Electrophysiological properties and responses to simulated ischemia in cat ventricular myocytes of endocardial and epicardial origin

S. Kimura, A. L. Bassett, T. Furukawa, J. Cuevas, R. J. Myerburg

Research output: Contribution to journalArticlepeer-review

43 Scopus citations


In multicellular preparations, there are differences in action potential configuration between endocardium and epicardium, and electrophysiological alterations induced by ischemia are more drastic in epicardium than in endocardium. The present study was designed to examine electrophysiological properties of single cardiac myocytes enzymatically isolated from the endocardial and epicardial surfaces of the cat left ventricle and to determine whether the differential responses to ischemia of intact issue occur in single cells. Action potentialsrecorded from the isolated single cells of epicardial surface had lower action potential amplitude and a prominent notch between phase 1 and phase 2, compared with those of the cells isolated from the endocardial surface; these findings are similar to those in intact endocardial and epicardial preparations. Resting membrane potentials recorded from both endocardial and epicardial single cells were sensitive to the change in extracellular K+ concentration and had properties of a K+ electrode. Action potential duration was frequency dependent in both cell types and was shorter in epicardial cells than in endocardial cells at a stimulation rate of 3 Hz. When the cells were superfused with Tyrode's solution that was altered to mimic an ischemic environment in vivo (PO2, 30-40 mm Hg; pH 6.8; [K+], 10 mM; and glucose free), resting membrane potential, action potential amplitude, and action potential duration were reduced, and the refractory period was shortened in both endocardial and epicardial single cells, but there were no differences in the degree of changes in action potentials and refractory periods induced between the two cell types. Action potential changes induced by L-α-lysophosphatidylcholine (5-40 mg/I) were also similar in endocardial and epicardial single cells. These results lead us to suggest that the differences in action potential configuration between endocardial and epicardial cells are due to intrinsic electrophysiological properties but that their different responses to ischemia in intact cardiac tissues may be due to the extracellular and electrotonic influences of the neighboring cells.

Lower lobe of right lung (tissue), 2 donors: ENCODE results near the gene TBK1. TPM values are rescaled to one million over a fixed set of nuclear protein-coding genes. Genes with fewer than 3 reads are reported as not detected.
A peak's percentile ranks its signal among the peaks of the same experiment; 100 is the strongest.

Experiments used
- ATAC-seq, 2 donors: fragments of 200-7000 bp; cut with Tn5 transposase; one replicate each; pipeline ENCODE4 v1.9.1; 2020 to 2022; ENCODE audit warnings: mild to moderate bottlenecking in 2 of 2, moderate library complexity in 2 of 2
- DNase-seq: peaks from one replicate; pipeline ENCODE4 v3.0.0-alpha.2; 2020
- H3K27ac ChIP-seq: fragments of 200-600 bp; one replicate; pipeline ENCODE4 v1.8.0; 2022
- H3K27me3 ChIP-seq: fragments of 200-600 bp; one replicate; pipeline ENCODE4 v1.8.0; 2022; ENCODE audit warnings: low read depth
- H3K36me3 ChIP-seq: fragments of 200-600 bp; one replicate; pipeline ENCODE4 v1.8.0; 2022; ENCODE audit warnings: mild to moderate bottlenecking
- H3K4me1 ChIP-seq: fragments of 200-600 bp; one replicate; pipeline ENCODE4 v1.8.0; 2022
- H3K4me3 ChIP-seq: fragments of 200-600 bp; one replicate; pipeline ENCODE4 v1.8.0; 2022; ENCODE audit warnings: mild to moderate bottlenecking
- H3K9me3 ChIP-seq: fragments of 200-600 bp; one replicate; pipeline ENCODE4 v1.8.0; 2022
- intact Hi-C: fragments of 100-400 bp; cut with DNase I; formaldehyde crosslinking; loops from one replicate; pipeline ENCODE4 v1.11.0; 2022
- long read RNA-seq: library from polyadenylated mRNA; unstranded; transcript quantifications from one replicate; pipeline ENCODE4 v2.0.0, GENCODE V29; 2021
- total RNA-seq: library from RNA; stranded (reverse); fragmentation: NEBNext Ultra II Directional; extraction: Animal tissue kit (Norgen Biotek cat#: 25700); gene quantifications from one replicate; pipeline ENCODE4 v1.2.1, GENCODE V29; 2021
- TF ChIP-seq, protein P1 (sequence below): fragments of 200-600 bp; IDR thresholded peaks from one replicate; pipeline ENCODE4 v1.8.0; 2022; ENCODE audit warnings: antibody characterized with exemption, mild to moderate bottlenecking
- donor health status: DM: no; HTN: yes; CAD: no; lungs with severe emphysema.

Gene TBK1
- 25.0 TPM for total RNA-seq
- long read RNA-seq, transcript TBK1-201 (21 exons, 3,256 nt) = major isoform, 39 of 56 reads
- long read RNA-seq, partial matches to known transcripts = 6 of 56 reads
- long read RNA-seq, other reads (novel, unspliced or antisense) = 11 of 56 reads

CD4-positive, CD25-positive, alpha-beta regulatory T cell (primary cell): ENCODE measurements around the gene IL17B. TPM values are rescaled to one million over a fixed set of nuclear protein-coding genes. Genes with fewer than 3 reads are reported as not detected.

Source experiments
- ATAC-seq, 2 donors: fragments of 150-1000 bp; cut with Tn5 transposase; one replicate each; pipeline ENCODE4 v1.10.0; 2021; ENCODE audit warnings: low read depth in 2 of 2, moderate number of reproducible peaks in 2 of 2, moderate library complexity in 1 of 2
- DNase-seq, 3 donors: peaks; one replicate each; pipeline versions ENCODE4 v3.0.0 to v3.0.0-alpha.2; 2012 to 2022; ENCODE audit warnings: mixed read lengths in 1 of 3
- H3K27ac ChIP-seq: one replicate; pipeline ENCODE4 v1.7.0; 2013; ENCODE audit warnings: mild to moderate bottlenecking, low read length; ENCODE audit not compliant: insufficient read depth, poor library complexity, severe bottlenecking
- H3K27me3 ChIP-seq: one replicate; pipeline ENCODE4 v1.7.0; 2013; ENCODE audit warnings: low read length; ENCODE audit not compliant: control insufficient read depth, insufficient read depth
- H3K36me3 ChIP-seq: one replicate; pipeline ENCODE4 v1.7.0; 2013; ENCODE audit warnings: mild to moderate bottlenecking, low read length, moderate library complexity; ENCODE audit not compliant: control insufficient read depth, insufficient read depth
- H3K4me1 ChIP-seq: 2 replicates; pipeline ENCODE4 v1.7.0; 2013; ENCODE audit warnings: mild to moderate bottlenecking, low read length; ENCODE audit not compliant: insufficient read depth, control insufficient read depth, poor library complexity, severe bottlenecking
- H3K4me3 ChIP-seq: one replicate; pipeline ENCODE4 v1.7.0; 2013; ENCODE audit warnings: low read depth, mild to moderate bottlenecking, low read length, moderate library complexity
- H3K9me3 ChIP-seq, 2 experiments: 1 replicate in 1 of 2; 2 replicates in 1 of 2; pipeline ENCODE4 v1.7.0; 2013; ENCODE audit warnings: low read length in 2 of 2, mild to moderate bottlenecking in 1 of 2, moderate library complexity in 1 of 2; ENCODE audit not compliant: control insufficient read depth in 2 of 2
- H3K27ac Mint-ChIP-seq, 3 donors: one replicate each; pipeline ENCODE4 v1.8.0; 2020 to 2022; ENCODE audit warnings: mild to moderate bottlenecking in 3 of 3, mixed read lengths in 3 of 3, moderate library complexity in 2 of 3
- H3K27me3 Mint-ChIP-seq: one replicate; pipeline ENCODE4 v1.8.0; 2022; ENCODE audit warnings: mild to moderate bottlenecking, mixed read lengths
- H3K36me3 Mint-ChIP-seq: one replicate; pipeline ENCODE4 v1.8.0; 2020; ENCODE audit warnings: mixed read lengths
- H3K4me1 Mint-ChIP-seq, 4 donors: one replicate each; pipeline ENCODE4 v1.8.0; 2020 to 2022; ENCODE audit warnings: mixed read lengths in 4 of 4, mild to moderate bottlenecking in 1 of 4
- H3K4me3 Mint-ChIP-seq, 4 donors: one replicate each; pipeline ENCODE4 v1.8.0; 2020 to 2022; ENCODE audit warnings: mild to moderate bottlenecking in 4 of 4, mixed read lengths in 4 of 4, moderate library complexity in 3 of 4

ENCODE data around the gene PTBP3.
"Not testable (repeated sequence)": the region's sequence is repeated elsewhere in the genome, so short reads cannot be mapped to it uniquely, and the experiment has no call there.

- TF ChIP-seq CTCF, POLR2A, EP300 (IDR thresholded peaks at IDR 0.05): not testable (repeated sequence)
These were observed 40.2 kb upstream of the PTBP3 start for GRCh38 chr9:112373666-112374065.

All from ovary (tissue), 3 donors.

Original languageEnglish (US)
Pages (from-to)469-477
Number of pages9
JournalCirculation research
Issue number2
StatePublished - 1990


  • Action potential
  • Endocardial cells
  • Epicardial cells
  • Ischemia
  • Lysophosphatidylcholine
  • Refractory period

ASJC Scopus subject areas

  • Physiology
  • Cardiology and Cardiovascular Medicine


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